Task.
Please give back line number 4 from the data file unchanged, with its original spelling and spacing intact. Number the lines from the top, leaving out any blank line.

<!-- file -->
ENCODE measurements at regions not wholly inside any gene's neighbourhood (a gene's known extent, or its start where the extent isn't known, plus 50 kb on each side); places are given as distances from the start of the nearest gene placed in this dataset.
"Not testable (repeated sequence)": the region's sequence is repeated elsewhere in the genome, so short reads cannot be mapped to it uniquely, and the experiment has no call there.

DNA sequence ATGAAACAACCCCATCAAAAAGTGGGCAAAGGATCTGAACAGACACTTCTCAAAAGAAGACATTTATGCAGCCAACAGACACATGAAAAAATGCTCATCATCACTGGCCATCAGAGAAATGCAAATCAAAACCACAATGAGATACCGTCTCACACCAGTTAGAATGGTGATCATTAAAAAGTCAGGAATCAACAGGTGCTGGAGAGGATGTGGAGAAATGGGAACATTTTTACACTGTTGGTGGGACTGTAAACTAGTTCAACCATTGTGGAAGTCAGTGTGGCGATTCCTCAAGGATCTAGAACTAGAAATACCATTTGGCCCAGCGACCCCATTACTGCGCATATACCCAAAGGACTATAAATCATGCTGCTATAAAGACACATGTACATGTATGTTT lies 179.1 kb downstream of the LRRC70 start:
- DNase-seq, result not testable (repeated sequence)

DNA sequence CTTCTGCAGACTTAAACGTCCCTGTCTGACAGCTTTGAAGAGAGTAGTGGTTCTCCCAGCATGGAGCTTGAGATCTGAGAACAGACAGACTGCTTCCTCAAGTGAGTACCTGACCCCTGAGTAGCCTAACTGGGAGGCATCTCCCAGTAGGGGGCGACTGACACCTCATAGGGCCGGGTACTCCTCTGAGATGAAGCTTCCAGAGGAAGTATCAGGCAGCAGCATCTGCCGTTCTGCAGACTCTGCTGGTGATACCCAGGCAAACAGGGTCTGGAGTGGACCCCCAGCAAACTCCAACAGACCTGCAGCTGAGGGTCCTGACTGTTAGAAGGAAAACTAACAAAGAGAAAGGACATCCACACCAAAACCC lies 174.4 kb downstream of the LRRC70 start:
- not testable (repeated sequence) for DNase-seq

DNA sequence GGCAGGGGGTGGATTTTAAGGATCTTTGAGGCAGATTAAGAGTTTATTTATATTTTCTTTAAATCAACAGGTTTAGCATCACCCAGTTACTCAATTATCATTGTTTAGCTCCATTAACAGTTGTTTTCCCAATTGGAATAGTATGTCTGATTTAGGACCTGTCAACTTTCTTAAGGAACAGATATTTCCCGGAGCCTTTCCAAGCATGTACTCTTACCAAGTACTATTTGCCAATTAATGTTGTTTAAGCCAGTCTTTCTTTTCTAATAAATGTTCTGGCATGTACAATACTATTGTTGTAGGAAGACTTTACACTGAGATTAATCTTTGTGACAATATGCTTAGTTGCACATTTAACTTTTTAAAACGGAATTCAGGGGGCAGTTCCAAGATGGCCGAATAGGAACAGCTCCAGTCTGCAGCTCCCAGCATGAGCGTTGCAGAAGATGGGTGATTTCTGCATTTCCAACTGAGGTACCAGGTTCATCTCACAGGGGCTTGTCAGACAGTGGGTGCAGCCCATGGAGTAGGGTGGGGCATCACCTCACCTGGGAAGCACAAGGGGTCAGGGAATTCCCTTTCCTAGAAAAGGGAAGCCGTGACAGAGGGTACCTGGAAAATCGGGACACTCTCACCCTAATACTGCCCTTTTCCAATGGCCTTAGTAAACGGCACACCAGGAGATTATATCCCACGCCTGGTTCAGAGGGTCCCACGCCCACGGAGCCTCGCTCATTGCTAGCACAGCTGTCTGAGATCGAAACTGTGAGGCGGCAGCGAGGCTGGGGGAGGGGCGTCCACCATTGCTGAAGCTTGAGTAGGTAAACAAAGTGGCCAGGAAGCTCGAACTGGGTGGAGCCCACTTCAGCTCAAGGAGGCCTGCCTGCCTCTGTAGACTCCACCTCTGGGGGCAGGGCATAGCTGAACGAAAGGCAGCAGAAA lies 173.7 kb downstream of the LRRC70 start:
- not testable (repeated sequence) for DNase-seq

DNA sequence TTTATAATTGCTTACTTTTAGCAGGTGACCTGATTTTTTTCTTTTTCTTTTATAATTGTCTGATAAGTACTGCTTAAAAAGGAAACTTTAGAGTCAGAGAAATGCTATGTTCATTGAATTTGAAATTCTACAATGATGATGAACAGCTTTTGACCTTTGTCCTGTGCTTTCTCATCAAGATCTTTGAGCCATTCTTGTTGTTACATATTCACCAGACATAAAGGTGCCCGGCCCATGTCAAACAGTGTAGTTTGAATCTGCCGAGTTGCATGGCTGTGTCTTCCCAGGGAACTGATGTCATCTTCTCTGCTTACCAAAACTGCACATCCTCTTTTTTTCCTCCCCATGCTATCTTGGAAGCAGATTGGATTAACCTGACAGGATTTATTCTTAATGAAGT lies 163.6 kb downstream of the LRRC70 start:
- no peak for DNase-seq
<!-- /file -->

- DNase-seq, result not testable (repeated sequence)